In the future, CNMs are expected to be able to filter out very fine materials and allow for separating gases from one… read more

How to reconstruct from brain images which letter a person was reading

August 24, 2013

Each letter is predicted using models trained on fMRI data for the remaining letter classes to improve the reconstructions.

Researchers from Radboud University Nijmegen in the Netherlands have succeeded in determining which letter a test subject was looking at.

They did that by analyzing the corresponding functional magnetic resonance imaging (fMRI) scanned images of activity in the visual cortex of the brain, using a linear Gaussian mathematical model.

The researchers “taught” the model how 1200 voxels (volumetric pixels) of 2x2x2 mm from the… read more

Brain circuit that controls anxiety levels discovered

Research could help find better drugs to treat anxiety.
August 23, 2013

The tips of long neuronal extensions from the amygdala (green) contact neurons of the hippocampus (blue). This communication pathway helps to modulate anxiety. (Credit: Ada Felix-Ortiz)

Researchers at MIT’s Picower Institute for Learning and Memory  have discovered a communication pathway between two brain structures — the amygdala and the ventral hippocampus — that appears to control anxiety levels.

By turning the volume of this communication up and down in mice, the researchers were able to boost and reduce anxiety levels. The research could help find better drugs to treat… read more

NASA spacecraft reactivated to hunt for asteroids

August 23, 2013

This artist's concept shows the Wide-field Infrared Survey Explorer, or WISE spacecraft, in its orbit around Earth. In September of 2013, engineers will attempt to bring the mission out of hibernation to hunt for more asteroids and comets in a project called NEOWISE. (Credit: NASA/JPL-Caltech)

NASA will revive the Wide-field Infrared Survey Explorer (WISE) next month with the goal of discovering and characterizing near-Earth objects (NEOs), space rocks that can be found orbiting within 28 million miles (45 million kilometers) from Earth’s path around the sun.

NASA anticipates WISE will use its 16-inch (40-centimeter) telescope and infrared cameras to discover about 150 previously unknown NEOs and characterize the… read more

New imagery of NASA’s asteroid mission released

August 23, 2013

Astronaut on asteroid - featured

NASA released Thursday new photos and video animations depicting the agency’s planned mission to find, capture, redirect, and study a near-Earth asteroid.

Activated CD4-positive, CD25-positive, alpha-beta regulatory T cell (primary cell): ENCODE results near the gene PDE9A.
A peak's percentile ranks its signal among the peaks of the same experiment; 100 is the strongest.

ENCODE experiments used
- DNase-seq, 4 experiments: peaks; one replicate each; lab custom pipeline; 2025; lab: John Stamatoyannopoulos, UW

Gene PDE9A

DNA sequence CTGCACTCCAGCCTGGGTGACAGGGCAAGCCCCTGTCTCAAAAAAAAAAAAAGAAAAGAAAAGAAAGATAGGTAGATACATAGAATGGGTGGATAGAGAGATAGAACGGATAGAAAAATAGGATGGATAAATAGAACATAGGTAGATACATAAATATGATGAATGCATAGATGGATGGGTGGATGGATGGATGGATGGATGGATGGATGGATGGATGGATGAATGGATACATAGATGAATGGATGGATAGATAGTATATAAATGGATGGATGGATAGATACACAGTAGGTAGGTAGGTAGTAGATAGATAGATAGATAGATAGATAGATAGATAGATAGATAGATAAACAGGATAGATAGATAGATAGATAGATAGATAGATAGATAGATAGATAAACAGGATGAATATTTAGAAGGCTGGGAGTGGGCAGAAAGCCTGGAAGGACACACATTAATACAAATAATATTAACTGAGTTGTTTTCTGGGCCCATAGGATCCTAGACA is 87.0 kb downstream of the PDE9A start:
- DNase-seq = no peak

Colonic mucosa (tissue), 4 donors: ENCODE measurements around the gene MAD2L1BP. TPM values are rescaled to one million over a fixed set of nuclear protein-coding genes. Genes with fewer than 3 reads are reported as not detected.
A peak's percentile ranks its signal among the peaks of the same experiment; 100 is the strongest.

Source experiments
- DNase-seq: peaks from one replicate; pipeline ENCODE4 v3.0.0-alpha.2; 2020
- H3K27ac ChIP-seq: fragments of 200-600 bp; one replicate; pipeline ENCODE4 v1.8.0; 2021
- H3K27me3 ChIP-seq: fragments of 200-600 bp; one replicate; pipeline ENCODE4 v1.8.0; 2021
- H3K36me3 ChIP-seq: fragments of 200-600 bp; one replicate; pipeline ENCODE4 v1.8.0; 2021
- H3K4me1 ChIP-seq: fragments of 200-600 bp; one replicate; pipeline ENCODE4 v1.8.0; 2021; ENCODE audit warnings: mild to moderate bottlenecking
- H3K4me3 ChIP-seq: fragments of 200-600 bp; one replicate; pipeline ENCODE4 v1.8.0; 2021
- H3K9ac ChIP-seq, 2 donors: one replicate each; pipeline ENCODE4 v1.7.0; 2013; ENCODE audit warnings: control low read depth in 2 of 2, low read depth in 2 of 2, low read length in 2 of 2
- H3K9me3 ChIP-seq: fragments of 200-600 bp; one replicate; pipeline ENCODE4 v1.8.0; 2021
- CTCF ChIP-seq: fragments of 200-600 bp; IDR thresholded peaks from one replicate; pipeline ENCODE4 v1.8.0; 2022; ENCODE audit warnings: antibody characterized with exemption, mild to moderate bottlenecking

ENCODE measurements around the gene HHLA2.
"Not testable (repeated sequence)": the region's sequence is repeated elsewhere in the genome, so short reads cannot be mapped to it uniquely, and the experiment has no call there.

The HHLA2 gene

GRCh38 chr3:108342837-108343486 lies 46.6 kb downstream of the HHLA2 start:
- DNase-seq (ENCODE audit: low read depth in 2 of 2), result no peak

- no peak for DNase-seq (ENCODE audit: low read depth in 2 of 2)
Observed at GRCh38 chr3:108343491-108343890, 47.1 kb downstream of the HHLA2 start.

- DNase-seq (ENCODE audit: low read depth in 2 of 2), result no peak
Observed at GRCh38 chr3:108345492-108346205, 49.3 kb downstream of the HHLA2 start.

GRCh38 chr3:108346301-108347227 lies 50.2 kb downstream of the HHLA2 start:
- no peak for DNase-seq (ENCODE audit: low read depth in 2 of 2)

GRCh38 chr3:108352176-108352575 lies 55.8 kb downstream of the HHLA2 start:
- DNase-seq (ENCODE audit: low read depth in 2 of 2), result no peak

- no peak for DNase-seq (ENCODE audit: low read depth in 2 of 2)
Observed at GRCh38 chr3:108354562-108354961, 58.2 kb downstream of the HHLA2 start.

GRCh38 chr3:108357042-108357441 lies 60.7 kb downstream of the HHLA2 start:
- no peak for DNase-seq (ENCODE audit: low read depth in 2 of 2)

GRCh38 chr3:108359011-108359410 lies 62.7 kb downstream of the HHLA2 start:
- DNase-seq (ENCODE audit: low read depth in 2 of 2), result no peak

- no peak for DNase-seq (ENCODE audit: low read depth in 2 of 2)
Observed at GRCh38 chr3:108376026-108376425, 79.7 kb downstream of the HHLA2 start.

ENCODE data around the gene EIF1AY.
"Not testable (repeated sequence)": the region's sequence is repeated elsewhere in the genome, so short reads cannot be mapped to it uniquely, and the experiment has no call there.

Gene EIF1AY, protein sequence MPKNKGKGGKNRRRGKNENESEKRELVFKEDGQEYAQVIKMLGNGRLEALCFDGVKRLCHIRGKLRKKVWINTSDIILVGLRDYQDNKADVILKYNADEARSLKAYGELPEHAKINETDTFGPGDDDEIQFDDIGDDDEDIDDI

The images show crew operations including the Orion spacecraft’s trip to and rendezvous with the relocated asteroid, and astronauts maneuvering through a spacewalk to collect samples from the asteroid.

NASA plans to identify and characterize near-Earth objects for scientific investigation, and to find potentially… read more

How to print wall-sized displays

August 22, 2013

nifty_nanotubes

Adapting conventional printing technology, UC Berkeley researchers have developed a way to rapidly and inexpensively make uniform arrays of high-performing transistors out of carbon nanotubes on flexible plastic sheets, MIT Technology Review reports.

The process could eventually lead to a tool for manufacturing large-area, low-power sensor arrays and displays.

Thin-film transistors made from carbon nanotubes are attractive for these types of applications because they are robust and mechanically… read more

Iris, a ready-to-fly UAV quadcopter

August 22, 2013

iris_3drobotics

3D Robotics (3DR) has announced Iris — an advanced quadcopter with full GPS-guided autonomous capabilities.

Iris is designed to provide an “out-of-the-box” flying experience that brings the power of professional-grade aerial robotics to the mass market, the company says.

Iris can be controlled by an Android tablet or phone (iOS coming soon) or through a nine-channel radio control transmitter (included). With a mobile app,… read more

3D graphene could replace expensive platinum in solar cells

August 22, 2013

A field emission scanning electron microscopy (FESEM) image of 3D honeycomb-structured graphene. The novel material can replace platinum in dye-sensitized solar cells with virtually no loss of generating capacity. Hui Wang image

Michigan Technological University, scientists have replaced expensive ($1,500 an ounce) platinum in solar cells with low-cost 3D graphene.

Regular graphene is a two-dimensional form of carbon. Yun Hang Hu, the Charles and Caroll McArthur Professor of Materials Science and Engineering at MTU, and his team invented a way to synthesize a 3D version, with a honeycomb-like structure.

The 3D graphene had excellent conductivity and high… read more